Autonomous Vehicles, New Mobility & the Built Environment Internet of Everything Smart Cities Wireless

Innovation Around the Peachtree Corner

With autonomous vehicles of all types and a communications-to-everything infrastructure, Peachtree Corners, Georgia is a vision of the mobility and smart community future. An integral part of this relatively new Georgia community is a city-owned lab, the Curiosity Lab at Peachtree Corners. Approximately, 8,000 people work and 1,000 people live in the 500-acre boundaries of the Curiosity Lab, which is part of the larger 17 square-mile community of 45,000 residents and 45,000 jobs outside of Atlanta.

What makes it unique is that it is a public-private partnership which traverses public spaces and public roads. The city has created a welcoming environment for testing with its Curiosity Lab:

  • A Sprint/T-Mobile 5G network (free of charge for companies testing their equipment)
  • The city infrastructure includes DSRC roadside units, WiFi and, intelligent traffic cameras
  • The smart city ecosystem/infrastructure is free to use
  • Peachtree Corners does not require companies to sign over intellectual property rights. Proprietary data stays with the company
  • In what may be the first in the world, Lloyds of London has provided general liability insurance for both driven and driverless traffic for the city streets
  • Partners only have to deal with one entity for deploying, testing, and developing IoT technologies, which allows for fast deployments.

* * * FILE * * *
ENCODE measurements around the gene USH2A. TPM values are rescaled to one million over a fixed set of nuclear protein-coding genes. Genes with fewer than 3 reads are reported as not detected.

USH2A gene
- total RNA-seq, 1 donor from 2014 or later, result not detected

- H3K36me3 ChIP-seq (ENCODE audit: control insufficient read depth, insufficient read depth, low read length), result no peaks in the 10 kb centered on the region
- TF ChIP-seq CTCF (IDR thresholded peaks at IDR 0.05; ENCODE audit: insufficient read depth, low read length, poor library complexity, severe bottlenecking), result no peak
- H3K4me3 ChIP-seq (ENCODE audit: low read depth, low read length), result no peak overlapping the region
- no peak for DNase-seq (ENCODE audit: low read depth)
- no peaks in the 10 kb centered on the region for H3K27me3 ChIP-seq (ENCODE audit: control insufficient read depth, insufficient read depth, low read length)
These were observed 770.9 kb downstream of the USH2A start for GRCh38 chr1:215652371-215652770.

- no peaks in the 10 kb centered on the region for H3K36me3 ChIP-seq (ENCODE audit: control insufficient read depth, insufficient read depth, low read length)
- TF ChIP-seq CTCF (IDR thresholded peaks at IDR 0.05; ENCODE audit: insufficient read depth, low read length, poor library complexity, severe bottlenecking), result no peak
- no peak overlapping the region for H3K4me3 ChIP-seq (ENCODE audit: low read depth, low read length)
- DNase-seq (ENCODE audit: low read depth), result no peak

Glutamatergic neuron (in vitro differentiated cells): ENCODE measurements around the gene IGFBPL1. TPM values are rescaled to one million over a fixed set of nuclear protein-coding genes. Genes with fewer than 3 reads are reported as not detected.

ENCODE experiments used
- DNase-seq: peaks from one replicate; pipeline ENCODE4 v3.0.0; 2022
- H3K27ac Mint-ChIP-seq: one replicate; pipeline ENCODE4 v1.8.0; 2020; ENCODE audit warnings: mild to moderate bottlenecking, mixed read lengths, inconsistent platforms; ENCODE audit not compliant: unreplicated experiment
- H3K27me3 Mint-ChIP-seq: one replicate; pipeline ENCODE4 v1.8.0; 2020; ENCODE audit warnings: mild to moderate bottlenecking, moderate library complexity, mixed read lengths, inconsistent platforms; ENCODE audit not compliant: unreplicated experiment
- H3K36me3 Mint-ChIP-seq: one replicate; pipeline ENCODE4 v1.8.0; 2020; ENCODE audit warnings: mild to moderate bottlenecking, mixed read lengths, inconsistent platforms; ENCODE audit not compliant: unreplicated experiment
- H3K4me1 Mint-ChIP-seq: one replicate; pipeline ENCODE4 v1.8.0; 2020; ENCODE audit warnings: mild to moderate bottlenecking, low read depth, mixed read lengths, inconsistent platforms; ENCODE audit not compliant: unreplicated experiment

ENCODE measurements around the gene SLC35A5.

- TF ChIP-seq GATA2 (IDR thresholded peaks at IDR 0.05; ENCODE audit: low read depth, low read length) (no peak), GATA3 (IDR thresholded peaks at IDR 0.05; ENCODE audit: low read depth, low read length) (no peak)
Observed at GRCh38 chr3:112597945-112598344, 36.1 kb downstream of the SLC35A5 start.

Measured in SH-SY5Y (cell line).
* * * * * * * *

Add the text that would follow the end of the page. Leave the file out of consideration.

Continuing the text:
Partners include Local Motors (Olli), Georgia Tech, Cisco, and Hargray Communications.

Peachtree Corners City Manager Brian Johnson characterizes this 1-year-old innovation zone as a catalyst for economic development. They have already seen a return on their $5M investment as two companies have relocated their respective headquarters to Peachtree Corners.

In the above interview, we speak to Brandon Branham who is the CTO for this innovative initiative. Highlights of the interview are below (click on a timecode to open a new window).

Interview Highlights: #

  • 00:47 – Branham describes Peachtree Corners, which was incorporated in 2012 and has a zero millage rate (property tax). It has the Technology Park Atlanta which featured famous tenants, such as Scientific Atlanta (Cisco), Hayes (modems), and famous inventions, such as the color printer.
  • 04:55 – The idea of decoupling parking from development is considered. They proactively decided to build a real-world, test lab in the public domain and saw this as an economic development catalyst.
  • 07:24 – Curiosity Lab includes a 3-mile autonomous vehicle testing facility, infrastructure for IoT/Smart City testing, and a 25,000 square foot hub.
  • 09:51Dr. Kornhauser would be proud, as they have created a welcoming environment and they have been told that they move at the “speed of a start-up”
  • 10:17 – They have worked with Lloyds of London to provide “lab insurance.”
  • 12:30 – it has been well received by the people who are living and working in the Curiosity Lab
  • 14:07 – Their $5M investment is paying off, as they have had two companies, Brightree and ASHRAE, locate their respective headquarters in Peachtree Corners.
  • 16:00 – People are using Local Motor’s Olli to traverse the campus. Olli shares a lane with bikes and interacts with 6,000 to 7,000 cars and 32 intersection points. This is the first time that Olli has traversed curved roads. The Autumn leaves covered the stripes, presenting a challenge for Olli. Olli had never seen a 13% grade, which looked like a solid object to Olli’s Lidar.